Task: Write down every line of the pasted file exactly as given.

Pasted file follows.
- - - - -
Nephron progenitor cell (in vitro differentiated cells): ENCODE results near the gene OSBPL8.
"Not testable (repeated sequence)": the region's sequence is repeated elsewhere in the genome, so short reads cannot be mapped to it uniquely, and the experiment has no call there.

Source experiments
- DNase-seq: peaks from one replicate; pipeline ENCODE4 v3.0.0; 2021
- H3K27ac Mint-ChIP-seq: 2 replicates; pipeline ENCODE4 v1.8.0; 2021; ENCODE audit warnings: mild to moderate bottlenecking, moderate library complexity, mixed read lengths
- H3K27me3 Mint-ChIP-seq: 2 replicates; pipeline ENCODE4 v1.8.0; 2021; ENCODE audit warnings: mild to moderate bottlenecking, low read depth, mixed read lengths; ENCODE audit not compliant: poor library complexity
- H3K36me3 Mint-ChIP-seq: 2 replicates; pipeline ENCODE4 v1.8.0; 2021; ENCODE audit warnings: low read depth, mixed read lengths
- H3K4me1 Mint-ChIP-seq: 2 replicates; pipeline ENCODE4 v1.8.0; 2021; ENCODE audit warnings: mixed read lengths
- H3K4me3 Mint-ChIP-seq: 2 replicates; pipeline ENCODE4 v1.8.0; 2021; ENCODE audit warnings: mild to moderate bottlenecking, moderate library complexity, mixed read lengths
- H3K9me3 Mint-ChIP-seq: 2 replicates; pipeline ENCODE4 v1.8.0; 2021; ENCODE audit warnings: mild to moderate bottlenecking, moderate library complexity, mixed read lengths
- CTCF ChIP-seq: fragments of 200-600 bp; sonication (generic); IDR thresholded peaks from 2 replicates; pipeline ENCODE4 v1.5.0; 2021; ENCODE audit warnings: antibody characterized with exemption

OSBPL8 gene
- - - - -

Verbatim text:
Nephron progenitor cell (in vitro differentiated cells): ENCODE results near the gene OSBPL8.
"Not testable (repeated sequence)": the region's sequence is repeated elsewhere in the genome, so short reads cannot be mapped to it uniquely, and the experiment has no call there.

Source experiments
- DNase-seq: peaks from one replicate; pipeline ENCODE4 v3.0.0; 2021
- H3K27ac Mint-ChIP-seq: 2 replicates; pipeline ENCODE4 v1.8.0; 2021; ENCODE audit warnings: mild to moderate bottlenecking, moderate library complexity, mixed read lengths
- H3K27me3 Mint-ChIP-seq: 2 replicates; pipeline ENCODE4 v1.8.0; 2021; ENCODE audit warnings: mild to moderate bottlenecking, low read depth, mixed read lengths; ENCODE audit not compliant: poor library complexity
- H3K36me3 Mint-ChIP-seq: 2 replicates; pipeline ENCODE4 v1.8.0; 2021; ENCODE audit warnings: low read depth, mixed read lengths
- H3K4me1 Mint-ChIP-seq: 2 replicates; pipeline ENCODE4 v1.8.0; 2021; ENCODE audit warnings: mixed read lengths
- H3K4me3 Mint-ChIP-seq: 2 replicates; pipeline ENCODE4 v1.8.0; 2021; ENCODE audit warnings: mild to moderate bottlenecking, moderate library complexity, mixed read lengths
- H3K9me3 Mint-ChIP-seq: 2 replicates; pipeline ENCODE4 v1.8.0; 2021; ENCODE audit warnings: mild to moderate bottlenecking, moderate library complexity, mixed read lengths
- CTCF ChIP-seq: fragments of 200-600 bp; sonication (generic); IDR thresholded peaks from 2 replicates; pipeline ENCODE4 v1.5.0; 2021; ENCODE audit warnings: antibody characterized with exemption

OSBPL8 gene